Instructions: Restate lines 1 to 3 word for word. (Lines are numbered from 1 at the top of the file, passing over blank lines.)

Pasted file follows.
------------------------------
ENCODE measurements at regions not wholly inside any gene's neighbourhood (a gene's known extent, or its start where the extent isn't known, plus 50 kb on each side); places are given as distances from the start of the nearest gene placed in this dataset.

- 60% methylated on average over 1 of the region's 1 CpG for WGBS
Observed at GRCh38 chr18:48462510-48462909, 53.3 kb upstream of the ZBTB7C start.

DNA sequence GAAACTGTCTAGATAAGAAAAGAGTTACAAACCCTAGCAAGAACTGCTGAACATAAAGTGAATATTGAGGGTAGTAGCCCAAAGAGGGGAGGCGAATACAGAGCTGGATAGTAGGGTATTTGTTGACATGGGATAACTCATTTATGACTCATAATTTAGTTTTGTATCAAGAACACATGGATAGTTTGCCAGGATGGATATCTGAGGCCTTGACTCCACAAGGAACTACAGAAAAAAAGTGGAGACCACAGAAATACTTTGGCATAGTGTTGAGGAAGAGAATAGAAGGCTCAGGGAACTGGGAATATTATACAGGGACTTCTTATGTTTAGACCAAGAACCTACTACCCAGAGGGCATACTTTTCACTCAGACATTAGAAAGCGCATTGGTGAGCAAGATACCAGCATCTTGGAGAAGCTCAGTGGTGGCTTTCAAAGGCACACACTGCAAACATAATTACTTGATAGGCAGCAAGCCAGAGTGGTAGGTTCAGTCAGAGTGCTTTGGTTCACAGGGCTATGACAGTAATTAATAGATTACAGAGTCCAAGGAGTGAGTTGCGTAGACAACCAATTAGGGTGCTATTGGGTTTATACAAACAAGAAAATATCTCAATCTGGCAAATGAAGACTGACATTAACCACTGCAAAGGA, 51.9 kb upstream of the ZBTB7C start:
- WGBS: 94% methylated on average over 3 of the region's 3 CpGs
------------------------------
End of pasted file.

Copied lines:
ENCODE measurements at regions not wholly inside any gene's neighbourhood (a gene's known extent, or its start where the extent isn't known, plus 50 kb on each side); places are given as distances from the start of the nearest gene placed in this dataset.

- 60% methylated on average over 1 of the region's 1 CpG for WGBS
Observed at GRCh38 chr18:48462510-48462909, 53.3 kb upstream of the ZBTB7C start.